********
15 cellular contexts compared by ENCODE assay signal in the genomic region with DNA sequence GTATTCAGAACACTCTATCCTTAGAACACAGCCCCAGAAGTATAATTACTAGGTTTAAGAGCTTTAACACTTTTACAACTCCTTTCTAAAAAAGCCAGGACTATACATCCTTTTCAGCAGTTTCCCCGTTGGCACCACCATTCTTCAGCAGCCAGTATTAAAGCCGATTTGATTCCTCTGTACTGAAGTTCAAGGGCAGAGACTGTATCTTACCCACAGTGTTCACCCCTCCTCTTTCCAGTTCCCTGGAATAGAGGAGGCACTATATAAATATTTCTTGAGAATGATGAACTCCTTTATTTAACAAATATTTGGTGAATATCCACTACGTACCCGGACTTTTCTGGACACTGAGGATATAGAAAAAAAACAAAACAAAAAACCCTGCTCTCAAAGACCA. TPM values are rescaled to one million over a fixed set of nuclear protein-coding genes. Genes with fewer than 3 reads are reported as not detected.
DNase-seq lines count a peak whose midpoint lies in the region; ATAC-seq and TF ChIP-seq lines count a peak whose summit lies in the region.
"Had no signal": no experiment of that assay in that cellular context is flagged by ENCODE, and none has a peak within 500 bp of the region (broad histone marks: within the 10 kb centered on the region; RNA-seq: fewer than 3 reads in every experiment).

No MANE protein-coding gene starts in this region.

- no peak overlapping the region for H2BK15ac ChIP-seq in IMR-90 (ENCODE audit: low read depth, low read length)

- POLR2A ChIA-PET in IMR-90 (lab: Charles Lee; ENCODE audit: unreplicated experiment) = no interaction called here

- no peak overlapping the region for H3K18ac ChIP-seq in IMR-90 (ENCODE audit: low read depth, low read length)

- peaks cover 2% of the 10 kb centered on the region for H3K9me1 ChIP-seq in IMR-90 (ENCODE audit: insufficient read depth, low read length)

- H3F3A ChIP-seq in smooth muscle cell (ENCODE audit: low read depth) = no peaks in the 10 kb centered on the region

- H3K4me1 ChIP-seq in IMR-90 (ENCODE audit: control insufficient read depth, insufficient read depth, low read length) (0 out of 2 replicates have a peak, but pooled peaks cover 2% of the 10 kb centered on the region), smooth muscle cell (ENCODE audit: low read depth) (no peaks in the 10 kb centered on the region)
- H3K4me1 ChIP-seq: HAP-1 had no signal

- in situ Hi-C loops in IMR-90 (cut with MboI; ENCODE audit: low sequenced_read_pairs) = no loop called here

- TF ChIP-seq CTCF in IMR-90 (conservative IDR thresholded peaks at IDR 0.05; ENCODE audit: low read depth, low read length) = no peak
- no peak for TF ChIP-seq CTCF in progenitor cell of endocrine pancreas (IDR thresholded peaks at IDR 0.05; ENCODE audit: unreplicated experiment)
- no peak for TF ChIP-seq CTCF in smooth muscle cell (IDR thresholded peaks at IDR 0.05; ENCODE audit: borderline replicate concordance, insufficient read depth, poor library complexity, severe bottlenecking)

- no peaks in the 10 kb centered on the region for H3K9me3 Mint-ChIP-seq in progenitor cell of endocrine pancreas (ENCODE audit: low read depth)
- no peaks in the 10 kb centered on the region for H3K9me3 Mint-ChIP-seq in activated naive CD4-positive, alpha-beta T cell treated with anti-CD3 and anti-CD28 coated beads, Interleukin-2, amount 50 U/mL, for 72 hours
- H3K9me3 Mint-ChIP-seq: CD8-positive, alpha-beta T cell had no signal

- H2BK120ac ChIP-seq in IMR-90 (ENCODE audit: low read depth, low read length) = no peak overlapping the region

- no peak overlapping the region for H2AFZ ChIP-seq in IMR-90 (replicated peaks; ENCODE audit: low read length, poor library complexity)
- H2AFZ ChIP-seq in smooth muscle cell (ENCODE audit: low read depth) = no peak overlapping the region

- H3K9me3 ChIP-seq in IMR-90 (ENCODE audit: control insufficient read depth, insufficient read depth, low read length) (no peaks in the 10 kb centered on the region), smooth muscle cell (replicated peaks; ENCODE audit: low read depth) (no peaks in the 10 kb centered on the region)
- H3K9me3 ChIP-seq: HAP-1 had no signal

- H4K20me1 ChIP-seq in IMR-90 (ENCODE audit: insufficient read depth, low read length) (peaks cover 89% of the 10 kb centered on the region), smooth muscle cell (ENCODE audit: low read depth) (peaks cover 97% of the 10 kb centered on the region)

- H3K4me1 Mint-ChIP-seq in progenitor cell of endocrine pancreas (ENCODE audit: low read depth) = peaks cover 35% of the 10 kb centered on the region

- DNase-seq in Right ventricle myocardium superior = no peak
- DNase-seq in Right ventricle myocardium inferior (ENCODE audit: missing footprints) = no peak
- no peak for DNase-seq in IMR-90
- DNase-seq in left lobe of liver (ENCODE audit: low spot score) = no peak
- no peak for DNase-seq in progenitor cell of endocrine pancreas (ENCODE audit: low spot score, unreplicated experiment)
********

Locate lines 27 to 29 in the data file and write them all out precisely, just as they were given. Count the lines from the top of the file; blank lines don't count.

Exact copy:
- DNase-seq in Right ventricle myocardium inferior (ENCODE audit: missing footprints) = no peak
- no peak for DNase-seq in IMR-90
- DNase-seq in left lobe of liver (ENCODE audit: low spot score) = no peak